I’m quickly writing this at 6 am, before another 12+ hour shift literally sweating through clothes because it’s so hot under the protective gear. None of which, nor what follows, is meant to be self-serving or arrogant. I’m just doing a job, just like everyone else. There’s nothing special about me or doctors in general during all of this. Or even really healthcare workers because it takes a whole lot of people still just…doing a job to keep this whole thing moving at all. Fire, police, truckers, food service workers, and a million other jobs big and small. It all adds up.
But I also thought, hearing a few small but specific stories from my experience thus far might again underline how important it is to continue social distancing. Because it IS important. And it might just be working, at least in Arkansas. Which means keep it up. But it's also ok to be anxious about it. By definition, if you’re being diligent then you also believe that a lot of people can and will die from this disease. And of course the economic and societal impact is going to be incredible. So, just know that every small decision you make to properly avoid contracting or passing on COVID19 is important. It’s your job. Do your job.
First and foremost, the potential severity of a COVID infection can’t be overstated. I’m directly caring for many of which are positive, and are critically ill (ICU, ventilator, the whole nine yards). Their families can’t visit. Some of them are going to die. And COVID19 will be #1 under cause of death when I complete their death certificate
I’m changing in the garage immediately when I get home. Trying not to hug my five year old. Sleeping in a different room from my wife. Hand washing so much my hands are cracking.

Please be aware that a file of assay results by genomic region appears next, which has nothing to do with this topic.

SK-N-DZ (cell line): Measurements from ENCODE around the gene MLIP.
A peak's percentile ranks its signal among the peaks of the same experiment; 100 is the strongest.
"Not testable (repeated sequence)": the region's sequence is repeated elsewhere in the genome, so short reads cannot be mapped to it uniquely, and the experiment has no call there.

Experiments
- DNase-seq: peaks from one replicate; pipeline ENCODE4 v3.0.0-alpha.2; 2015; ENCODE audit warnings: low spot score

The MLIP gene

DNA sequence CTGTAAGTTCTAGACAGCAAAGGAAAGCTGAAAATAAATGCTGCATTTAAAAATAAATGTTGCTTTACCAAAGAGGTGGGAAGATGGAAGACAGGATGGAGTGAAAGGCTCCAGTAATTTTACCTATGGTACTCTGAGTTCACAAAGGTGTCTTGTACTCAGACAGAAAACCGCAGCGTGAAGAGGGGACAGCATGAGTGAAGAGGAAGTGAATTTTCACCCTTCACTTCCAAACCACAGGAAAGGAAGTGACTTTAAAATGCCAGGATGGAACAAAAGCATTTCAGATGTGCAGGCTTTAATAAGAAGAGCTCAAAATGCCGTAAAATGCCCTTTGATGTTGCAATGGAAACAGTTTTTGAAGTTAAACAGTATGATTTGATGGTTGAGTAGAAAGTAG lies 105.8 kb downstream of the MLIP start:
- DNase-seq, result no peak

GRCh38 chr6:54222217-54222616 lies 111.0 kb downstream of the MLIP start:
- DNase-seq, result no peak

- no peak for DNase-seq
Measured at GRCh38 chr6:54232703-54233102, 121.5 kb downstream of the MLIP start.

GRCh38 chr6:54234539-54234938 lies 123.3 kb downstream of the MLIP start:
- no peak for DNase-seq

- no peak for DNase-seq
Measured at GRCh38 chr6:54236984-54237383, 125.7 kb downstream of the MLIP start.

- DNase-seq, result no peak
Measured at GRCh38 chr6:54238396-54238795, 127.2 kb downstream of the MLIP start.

My mother is in the middle of a course of daily radiation for breast cancer. I think every day about advising her not to go the hospital. Knowing full well the consequences of that decision.
There’s a kindly elderly man who works in Environmental Services in my hospital. Cleaning, emptying trash and other services that his job requires. Everyone knows Mr. Lawrence. He always has a kind word for all of us. “Hey doc, how’s it going?” Well, my group of doctors chipped in out of our own pockets and paid him to go home for two weeks. And once that two weeks is over, we’ll happily do it again. So this thing is “Easily Get Doctors to Part with Money” level of serious!
Please don’t panic. Listen to public health officials, not politicians. Try not to murder your children, it’s hard on them too. And stay away from everyone else. It all truly IS appreciated. Until next week.
Dr. Kevin P. Flinn is an Internal Medicine Specialist and Hospitalist in Little Rock. He graduated with honors from University Of Arkansas College Of Medicine in 2007. He is also a graduate of Valley Springs High School.